George Voronov – We Became Everything

George Voronov – We Became Everything

Feeling, rather than seeing: the Irish photographer’s series aims to encourage others to acknowledge and experience the spiritual worlds of his protagonists. It is a journey into the mysterious realm between reality and non-reality.

In one picture we see a ladder, heading up to the heavens through a skylight. The viewer’s gaze looks upwards from below; from the ground up into the bright blue sky; from reality into infinity. This picture is probably the best example of the project of which George Voronov says, “I was fascinated with the belief, shared among all the people that I photographed, that there is a spiritual world existing in parallel with the material world which we all see around us.”

“The crucial thing about this project is the fact that all the people I photographed have a fundamentally different spirituality and world view. However, they are united by a common desire for enlightenment.”

“We Became Everything” is a series about emotions; about the knowledge people attain, when they give themselves to a spiritual practice; when they leave their familiar earthly existence to dive into a new and transcendental one. The Irish photographer’s analogue photographs show people who have set out on a path that unites them in their desire for a religious experience. Voronov spent a lot of time with these spiritual seekers, having intimate conversations and building up personal relationships. Before he took any pictures, he wanted to be as close to them as possible, as vulnerable as they are. As far as he is concerned, it was not just a matter of images or straightforward documentation. “Rather than simply depicting different religious retreats, rituals, and the people who partake in them, I wanted to use the medium of photography to give the viewer a sense of what a religious experience actually feels like,” he explains.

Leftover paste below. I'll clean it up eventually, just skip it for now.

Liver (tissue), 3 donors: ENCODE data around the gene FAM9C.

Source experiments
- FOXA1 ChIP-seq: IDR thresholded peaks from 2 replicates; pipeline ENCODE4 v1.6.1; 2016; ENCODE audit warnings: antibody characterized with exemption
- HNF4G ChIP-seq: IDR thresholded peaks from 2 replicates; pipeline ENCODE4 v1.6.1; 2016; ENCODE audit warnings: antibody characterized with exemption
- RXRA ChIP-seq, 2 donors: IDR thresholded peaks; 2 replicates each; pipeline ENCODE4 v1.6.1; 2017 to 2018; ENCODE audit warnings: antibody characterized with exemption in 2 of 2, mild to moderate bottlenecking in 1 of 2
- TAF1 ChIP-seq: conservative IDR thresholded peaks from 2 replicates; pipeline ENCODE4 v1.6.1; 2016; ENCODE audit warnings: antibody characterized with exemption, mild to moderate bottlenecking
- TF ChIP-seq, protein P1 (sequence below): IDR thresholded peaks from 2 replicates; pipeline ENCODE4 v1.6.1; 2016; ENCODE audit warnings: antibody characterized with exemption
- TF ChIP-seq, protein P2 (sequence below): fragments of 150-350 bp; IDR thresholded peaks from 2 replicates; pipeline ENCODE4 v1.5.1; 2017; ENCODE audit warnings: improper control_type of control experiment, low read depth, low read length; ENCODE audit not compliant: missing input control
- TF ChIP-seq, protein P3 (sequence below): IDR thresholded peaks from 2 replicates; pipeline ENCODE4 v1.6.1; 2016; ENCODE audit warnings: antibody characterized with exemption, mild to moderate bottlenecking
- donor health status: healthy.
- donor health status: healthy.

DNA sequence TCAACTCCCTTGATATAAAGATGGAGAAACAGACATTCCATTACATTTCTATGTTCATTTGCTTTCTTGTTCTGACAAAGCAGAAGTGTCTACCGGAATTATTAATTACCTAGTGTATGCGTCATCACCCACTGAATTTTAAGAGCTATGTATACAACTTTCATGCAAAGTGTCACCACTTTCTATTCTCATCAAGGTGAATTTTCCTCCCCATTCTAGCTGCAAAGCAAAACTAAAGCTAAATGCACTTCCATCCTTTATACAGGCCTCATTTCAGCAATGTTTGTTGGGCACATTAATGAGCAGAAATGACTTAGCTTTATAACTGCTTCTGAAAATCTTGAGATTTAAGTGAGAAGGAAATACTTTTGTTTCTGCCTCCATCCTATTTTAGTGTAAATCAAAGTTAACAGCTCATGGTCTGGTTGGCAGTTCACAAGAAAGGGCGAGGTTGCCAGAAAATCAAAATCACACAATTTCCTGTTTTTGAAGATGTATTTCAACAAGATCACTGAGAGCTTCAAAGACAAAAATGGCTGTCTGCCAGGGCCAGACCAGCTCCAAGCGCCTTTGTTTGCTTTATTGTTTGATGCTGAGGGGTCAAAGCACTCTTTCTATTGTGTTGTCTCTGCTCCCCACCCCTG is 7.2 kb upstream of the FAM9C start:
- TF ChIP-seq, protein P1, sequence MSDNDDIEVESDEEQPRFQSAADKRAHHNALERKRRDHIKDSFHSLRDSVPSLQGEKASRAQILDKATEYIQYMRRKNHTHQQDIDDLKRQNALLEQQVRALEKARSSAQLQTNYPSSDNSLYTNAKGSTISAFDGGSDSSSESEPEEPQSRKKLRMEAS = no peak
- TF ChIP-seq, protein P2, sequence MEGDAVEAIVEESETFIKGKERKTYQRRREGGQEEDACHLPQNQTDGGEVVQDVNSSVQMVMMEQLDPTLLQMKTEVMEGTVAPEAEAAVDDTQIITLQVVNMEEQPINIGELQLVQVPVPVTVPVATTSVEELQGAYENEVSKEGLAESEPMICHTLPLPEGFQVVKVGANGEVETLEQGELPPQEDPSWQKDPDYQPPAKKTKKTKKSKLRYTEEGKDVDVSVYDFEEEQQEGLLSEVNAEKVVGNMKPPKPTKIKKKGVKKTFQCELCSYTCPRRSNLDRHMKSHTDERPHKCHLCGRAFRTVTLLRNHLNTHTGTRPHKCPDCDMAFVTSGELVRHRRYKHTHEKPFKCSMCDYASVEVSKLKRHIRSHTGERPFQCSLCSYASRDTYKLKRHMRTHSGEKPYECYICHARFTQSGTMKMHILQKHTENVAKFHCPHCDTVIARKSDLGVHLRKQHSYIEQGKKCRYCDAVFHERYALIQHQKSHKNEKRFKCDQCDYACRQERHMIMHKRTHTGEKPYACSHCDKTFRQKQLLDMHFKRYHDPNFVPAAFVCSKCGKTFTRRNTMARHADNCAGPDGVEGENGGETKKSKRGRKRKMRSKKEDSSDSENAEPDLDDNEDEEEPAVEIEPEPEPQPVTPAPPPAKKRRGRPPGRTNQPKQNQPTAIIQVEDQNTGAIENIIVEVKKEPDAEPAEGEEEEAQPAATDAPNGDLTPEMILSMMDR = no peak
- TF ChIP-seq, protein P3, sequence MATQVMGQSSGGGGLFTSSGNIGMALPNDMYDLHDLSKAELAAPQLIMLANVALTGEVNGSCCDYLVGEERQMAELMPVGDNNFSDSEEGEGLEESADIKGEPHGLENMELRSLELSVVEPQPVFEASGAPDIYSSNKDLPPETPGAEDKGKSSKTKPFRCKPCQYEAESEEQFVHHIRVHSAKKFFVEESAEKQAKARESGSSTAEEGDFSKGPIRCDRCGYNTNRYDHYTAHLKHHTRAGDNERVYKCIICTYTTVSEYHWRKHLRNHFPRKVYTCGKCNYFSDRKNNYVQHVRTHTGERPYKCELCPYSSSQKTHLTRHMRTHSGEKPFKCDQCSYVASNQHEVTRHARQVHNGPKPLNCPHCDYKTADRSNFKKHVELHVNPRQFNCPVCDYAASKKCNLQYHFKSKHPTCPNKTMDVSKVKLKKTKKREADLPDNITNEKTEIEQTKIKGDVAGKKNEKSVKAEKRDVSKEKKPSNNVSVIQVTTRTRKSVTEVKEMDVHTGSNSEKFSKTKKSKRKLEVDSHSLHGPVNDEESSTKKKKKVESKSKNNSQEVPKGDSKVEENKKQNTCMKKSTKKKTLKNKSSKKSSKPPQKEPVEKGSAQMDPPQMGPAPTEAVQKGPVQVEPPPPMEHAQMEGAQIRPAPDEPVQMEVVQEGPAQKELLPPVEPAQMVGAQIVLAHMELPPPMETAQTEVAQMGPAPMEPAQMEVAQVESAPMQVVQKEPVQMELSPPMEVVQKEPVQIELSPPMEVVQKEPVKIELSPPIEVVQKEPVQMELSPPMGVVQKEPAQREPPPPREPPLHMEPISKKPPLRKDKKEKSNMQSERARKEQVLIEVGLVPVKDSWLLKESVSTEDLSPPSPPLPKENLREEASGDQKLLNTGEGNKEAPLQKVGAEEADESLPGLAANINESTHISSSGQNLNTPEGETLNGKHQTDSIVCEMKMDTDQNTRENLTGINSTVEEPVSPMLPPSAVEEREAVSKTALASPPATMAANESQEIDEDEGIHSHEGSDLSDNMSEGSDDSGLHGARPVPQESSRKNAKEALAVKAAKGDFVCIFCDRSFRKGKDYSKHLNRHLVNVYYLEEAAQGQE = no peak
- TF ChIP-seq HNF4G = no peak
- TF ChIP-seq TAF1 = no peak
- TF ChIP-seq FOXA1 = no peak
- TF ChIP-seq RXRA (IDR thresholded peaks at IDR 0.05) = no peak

To achieve this, the photographer spent three years travelling around Ireland. In the predominantly Catholic country, he researched and tried to find other religious and spiritual groups. The idea for his project came after he himself had a spiritual experience in Nicaragua. During a Temazcal ceremony there, he spent a number of hours in a sweat lodge. He left it feeling both relaxed and cleansed.  “I was stunned by how overwhelming and transformative the experience was,” he comments. “It got me thinking about the power of rituals and spiritual experiences.”

A man lies on the grass with eyes half-closed; a woman looks through flower blossoms, towards the clouds beyond; a couple lean tenderly towards each other. In his pictures, Voronov captures moments that appear both fleeting and eternal; moments of altered states of consciousness, timelessness and magic. He aims to take pictures that illuminate the mysterious, he explains; sensual images, rich in colours; photographs which offer insight into an enigmatic and mystical existence.

“I have always said that this project has pretty much nothing to do with religion or theology, and everything to do with the broad concept of spirituality. It’s about people looking for answers, and trying to find them through their pursuit of heightened experiences.”

Voronov states that working on this project has changed him. He has recognised that an image can fundamentally transform a perception of the world, and make a banal object appear fantastic. With his series, he wants to convey what he has learned through practising photography: the idea that sometimes finding little moments of beauty can be the key to a better, more joyful life.

George Voronov

George Voronov was born in Russia in 1993. He moved to Ireland when he was six years old, and lives today in Dublin. He is an art and documentary photographer, and co-founder of Junior, a photo magazine for contemporary Irish documentary photography. His projects concentrate on exploring cultures and rituals. He is now planning a project about his land of origin, about his family, his relationship to Russia, and the idea of a “homeland”.

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Portrait: © Ellius Grace